When Sergeant Reznik died in the theatrical cut of the film, I found myself feeling a little sorry for her. Sure, she was an evil alien, but she hadn't been overtly cruel or vile to the recruits to warrant a feeling of satisfaction upon her death. Plus, the death was a little tame for a strong-willed, high-ranking alien officer.
However, if you read the book, you would know that Reznik was a little different. First off, the character was male. But moreover, he was a vile tyrant who pushed the kids far beyond their limits. The film's deleted scenes not only highlighted how cruel our film version of Reznik (played magnificently by Maria Bello) could truly be, but her behavior in those deleted scenes was closer to that of her novel counterpart.
Furthermore, upon viewing those scenes, one could be forgiven for not feeling quite so sorry for her. The deleted death scene is much more befitting of the character, highlighting her will to stay alive and the ease at which she is willing to destroy humans. Cassie placing the tracker inside Reznik's nose mirrored Rick Yancey's novel, when she did the same to Dr. Pam. The deleted scenes painted Reznik as the cold-blooded, almost reptilian, evil survivor that she was, and also should have remained intact.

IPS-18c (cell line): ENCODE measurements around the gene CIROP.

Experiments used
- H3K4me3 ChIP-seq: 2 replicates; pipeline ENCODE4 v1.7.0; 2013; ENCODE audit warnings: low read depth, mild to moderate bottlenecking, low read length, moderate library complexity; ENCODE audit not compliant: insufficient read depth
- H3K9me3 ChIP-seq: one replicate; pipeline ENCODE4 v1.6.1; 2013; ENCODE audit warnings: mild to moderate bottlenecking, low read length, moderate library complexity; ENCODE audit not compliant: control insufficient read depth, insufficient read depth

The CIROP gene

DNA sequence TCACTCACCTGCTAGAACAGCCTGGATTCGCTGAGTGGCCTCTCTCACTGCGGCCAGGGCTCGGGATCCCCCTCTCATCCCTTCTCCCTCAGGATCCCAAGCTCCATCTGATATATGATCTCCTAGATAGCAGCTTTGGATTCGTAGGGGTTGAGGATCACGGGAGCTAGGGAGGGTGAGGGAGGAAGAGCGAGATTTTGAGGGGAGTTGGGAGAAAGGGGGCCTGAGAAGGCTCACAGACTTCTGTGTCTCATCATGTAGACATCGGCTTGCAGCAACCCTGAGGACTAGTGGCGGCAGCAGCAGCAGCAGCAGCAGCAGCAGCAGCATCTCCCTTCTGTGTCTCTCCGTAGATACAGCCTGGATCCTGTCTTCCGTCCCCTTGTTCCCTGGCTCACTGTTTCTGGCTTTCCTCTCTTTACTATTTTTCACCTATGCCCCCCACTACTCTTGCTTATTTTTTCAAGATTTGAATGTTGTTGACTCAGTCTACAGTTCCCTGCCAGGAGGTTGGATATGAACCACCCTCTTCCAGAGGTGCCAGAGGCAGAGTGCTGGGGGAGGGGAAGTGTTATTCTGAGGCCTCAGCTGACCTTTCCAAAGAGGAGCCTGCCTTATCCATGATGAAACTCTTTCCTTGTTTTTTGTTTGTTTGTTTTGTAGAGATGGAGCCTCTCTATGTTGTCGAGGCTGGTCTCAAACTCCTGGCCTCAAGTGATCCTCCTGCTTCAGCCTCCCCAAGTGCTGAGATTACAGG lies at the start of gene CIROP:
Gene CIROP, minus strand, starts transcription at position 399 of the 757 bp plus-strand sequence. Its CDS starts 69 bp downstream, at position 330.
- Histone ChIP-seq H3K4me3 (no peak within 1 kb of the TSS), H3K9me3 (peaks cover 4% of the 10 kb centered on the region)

In conclusion, I thoroughly enjoyed The 5th Wave novel. I also enjoyed the film and took great pride in the fact that it managed, albeit scantily, to mirror the events of the novel. I also really hope the film's success and the novel's continued success will lead to a sequel.
However, Sony should learn how to perfect the tone of the story this time, and there is one simple solution: Stick with the darker scenes. The 5th Wave is indeed a young adult novel with elements of romance, but it's also so much more than that. Had the film maintained these deleted scenes, it could have been so much more.
Should the deleted scenes of The 5th Wave have remained in the final version of the film? Would they have added to it or detracted from it?